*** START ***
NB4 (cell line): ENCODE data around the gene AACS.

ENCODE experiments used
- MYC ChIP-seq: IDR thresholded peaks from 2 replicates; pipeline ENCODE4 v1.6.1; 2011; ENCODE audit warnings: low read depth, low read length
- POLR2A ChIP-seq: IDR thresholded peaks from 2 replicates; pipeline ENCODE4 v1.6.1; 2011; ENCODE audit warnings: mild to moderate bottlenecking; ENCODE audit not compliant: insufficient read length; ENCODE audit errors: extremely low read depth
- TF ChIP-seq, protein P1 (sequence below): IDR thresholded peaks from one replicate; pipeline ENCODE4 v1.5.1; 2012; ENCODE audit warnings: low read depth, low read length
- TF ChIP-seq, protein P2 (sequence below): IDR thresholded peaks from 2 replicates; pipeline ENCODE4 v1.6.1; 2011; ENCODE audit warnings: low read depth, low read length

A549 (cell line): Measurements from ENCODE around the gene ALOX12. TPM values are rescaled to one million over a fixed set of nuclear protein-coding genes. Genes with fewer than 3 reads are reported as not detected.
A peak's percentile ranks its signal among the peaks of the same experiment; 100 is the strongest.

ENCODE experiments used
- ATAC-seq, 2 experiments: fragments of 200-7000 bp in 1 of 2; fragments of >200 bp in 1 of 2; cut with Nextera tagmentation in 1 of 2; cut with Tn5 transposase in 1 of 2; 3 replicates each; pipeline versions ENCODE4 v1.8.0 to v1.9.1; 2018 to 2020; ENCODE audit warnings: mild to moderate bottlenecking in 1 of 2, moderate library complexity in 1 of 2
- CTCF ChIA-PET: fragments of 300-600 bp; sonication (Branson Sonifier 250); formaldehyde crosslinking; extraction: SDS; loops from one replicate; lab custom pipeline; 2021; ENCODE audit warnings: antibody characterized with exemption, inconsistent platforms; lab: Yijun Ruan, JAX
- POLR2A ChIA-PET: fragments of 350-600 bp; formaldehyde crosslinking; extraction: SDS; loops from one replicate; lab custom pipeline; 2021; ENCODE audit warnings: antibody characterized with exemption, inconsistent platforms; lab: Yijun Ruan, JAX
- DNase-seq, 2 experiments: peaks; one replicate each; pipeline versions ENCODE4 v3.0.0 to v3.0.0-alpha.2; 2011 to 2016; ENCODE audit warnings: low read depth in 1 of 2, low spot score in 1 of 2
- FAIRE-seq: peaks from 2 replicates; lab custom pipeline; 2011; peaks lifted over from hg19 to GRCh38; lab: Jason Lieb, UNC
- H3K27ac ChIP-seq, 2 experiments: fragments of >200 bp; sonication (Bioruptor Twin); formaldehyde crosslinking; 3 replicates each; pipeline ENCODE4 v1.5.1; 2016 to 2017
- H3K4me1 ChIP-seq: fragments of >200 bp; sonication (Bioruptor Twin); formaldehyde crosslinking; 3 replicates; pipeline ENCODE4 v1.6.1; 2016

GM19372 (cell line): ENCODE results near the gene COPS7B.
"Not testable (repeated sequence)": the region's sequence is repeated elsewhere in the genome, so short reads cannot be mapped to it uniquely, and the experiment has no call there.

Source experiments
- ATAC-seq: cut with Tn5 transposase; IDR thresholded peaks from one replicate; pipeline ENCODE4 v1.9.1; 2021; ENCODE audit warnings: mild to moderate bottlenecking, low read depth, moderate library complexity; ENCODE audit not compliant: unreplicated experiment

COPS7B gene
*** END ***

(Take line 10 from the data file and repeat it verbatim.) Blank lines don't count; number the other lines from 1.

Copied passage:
- ATAC-seq, 2 experiments: fragments of 200-7000 bp in 1 of 2; fragments of >200 bp in 1 of 2; cut with Nextera tagmentation in 1 of 2; cut with Tn5 transposase in 1 of 2; 3 replicates each; pipeline versions ENCODE4 v1.8.0 to v1.9.1; 2018 to 2020; ENCODE audit warnings: mild to moderate bottlenecking in 1 of 2, moderate library complexity in 1 of 2